|Norwegian flags at the harbor near Bergenhus|
My high schoolers finished writing the poems they’d started on the theme of carpe diem, and read them to the class, while standing on the teacher’s desk (they’d just watched Dead Poets Society, how could I not?). Only one kid hit his head on the light. Only one kid dropped the f-bomb in his poem. Overall, a successful educational endeavor. Especially for A, who hadn’t been in class when we started the poems because she’d been helping with the current elections. She’s the girl who lost two close friends in Utøya, and when I explained to her what the students were doing, she started to write her own poem. And wrote, and wrote… I couldn’t stop her. She crafted stanza after stanza about the difficulty of escape, and the importance of looking forward. The furiousness of her writing was interrupted only by periodic questions about whether something made sense, or wanting to show me what she had so far. I let her keep pumping out the poetry; why not use writing as therapy? I think the intensity of being part of this girl’s healing may be the highlight of my teaching here in Norway.
|Graffiti at the bybanen station at Fantoft|
All of the students were given laptops by the school, which they’re meant to use in class as well as at home. I find this ridiculous. Anita may not notice the facebook tabs hidden on the screen when she walks around, but I’m too young not to be clued into their clever evasive tactics. These kids are in high school: many of them are not yet old enough to embrace learning on their own. They still need external discipline. Also, facebook is my generation’s addictive drug. Allowing them to use it in school just exacerbates the problem. This is probably the gist of the campaign I’m about to begin to get the rector’s permission to block access to facebook on the school network. Any suggestions on additional points I should make?
A group of my adult students discussed 9/11 conspiracy theories on Thursday. They talked about the metal girders not being hot enough to burn, or bend that much, and how strange it was that the buildings went straight down, and that planes can’t knock down buildings… listening to them clogged my mind. What were they suggesting? That Bush killed all those people because he wanted to invade Iraq? That martians really orchestrated the whole thing? As much confusion as there may be about events and reactions afterward, so many people were killed on that day—how can you react in any way but sorrow? To be fair, I’ve been surprised by the sympathy of most Norwegians’ to the 9/11 anniversary. Many of them remember exactly where they were when they heard, and how visceral their reactions were. I hadn’t realized it resounded across the world to that extent.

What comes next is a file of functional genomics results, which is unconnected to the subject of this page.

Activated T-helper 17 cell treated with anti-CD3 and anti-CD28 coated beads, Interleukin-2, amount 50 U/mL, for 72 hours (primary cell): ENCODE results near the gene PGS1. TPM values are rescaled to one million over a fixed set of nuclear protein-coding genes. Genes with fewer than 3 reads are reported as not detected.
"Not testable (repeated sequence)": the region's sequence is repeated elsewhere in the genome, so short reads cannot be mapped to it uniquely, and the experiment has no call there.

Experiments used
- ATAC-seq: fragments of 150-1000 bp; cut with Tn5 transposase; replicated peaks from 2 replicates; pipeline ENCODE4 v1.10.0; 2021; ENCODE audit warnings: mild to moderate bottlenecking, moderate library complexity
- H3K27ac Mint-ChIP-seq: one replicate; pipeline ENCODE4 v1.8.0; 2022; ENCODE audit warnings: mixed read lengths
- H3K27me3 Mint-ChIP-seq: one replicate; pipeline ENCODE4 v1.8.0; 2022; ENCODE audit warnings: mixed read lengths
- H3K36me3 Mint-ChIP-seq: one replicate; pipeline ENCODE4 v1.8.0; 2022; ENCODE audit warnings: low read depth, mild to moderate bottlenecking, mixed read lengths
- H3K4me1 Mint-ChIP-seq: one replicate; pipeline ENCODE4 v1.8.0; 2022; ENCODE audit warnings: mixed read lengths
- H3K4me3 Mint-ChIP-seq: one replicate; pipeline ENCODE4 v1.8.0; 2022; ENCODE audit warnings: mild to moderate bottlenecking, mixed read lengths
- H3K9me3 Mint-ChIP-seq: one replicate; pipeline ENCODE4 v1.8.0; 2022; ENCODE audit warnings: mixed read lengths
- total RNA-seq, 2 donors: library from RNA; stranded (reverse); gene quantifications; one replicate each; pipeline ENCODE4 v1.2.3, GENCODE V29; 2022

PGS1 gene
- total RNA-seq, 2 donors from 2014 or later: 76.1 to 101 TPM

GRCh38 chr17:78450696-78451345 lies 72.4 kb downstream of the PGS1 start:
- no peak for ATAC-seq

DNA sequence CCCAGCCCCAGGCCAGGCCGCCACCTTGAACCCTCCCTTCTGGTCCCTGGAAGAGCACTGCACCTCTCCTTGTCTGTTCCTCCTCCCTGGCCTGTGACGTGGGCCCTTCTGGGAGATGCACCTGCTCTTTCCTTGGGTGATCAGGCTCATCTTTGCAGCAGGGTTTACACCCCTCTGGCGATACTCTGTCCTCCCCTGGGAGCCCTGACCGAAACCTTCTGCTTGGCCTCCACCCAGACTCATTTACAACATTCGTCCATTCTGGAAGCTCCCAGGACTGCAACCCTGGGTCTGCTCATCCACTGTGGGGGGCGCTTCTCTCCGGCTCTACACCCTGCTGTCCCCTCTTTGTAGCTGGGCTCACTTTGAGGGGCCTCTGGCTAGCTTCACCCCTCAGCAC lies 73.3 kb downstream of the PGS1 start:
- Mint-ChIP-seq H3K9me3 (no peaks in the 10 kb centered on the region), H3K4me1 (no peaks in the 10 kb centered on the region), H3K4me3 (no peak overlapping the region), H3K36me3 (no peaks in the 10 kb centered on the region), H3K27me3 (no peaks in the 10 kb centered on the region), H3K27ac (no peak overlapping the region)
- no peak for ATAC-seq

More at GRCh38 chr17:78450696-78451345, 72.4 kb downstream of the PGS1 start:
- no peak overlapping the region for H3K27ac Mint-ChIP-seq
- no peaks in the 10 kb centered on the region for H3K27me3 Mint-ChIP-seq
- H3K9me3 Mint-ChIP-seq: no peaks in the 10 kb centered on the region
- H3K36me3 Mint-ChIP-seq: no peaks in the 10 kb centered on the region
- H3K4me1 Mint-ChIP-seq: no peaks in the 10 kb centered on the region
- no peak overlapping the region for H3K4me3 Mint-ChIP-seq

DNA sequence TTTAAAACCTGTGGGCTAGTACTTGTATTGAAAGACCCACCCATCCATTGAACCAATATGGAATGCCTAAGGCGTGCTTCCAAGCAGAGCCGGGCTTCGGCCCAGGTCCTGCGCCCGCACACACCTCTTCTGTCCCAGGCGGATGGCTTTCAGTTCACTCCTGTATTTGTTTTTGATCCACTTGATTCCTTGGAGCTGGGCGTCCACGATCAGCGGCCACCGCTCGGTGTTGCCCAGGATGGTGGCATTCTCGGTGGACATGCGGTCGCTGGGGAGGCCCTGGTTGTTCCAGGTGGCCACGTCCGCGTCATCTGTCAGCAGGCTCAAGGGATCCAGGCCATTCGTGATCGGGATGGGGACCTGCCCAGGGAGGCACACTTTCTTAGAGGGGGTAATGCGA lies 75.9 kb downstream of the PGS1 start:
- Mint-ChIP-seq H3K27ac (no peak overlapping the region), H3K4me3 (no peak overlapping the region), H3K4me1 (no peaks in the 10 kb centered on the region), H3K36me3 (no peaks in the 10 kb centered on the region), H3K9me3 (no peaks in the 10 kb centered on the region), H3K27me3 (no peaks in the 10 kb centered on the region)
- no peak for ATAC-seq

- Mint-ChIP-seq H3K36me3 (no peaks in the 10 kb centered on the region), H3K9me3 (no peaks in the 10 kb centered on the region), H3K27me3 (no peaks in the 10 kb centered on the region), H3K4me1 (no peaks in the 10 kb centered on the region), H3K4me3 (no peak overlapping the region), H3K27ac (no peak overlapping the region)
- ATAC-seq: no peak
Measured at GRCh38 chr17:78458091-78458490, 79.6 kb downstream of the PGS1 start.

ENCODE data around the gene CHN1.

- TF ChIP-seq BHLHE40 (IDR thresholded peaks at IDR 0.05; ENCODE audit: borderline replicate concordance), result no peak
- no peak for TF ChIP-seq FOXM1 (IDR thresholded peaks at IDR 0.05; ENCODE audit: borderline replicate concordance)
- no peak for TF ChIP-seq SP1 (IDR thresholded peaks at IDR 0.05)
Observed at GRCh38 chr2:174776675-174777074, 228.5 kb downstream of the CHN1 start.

We did a unit on baseball in my adult class. At one point, the students turned to me for clarity about the rules of the game. I had no clue. Bad American!
|The fish market|
As I was walking around explaining points in the baseball story, one of my students lured me into an argument about the superiority of rationality. Having just finished Coetzee’s Lives of the Animals, I was reluctant to grant too much credibility to my student’s insistence that everything comes down to rationality. The idea that of course rationality determines that rationality is paramount, it’s acting in its own interests, tickled my postmodern-sensitive brain that cannot help but politicize everything, and gave me just enough pause to argue with this guy.
I’m beginning to rephrase simple statements into Norwegian. My vocabulary and comfort with the syntax is growing in leaps and bounds, but I still can’t speak it. It’s the pronunciation. Anita started laughing when I asked, “hvordan går du?” –how do you walk? Instead of “hvordan går det?” –how’s it going? And I can’t even hear the difference between the numbers 7 and 20; both sound like “shoe” to my American ear. 27 sounds like “shoeshoe.” My Slovenian neighbor in the class tried to explain that one is more of a “ch” sound, but I simply cannot hear it, and wonder if I’m doomed to forever make mathematical mistakes.
|Chilling at Fantoft: there are lots of nationalities in that room!|
Learning Norwegian names for other language mostly involves adding “esk” onto the end: Engelsk, Dansk, Hebresk. The colonization of language involved in renaming countries in one’s own tongue still bothers me in Norwegian as much as it did in Hebrew or English: why don’t we call each country what they call themselves? United States of America, Norge, and Eretz Yisrael. Then we’d also become accustomed to some of the sounds in foreign languages, and hearing Mandarin for the first time wouldn’t be such a shock. Just a thought.
I bought lefse for the first time, and man, is it disgusting. The blandest thing I’ve ever tasted. It’s a Norwegian flatbread made from potatoes, and meant to be eaten with something tasty rolled up inside of it. Of course, I bought a package on the run and munched it while walking, which doesn’t do it full justice, so I’m going to try it again with butter and cinnamon handy. On the scale of Norwegian foods, it falls waaaay below fresh salmon and brunøst. Hmm. I think that may be it for Norwegian cuisine. Because no way am I trying lutefisk: not even the Norwegians like it.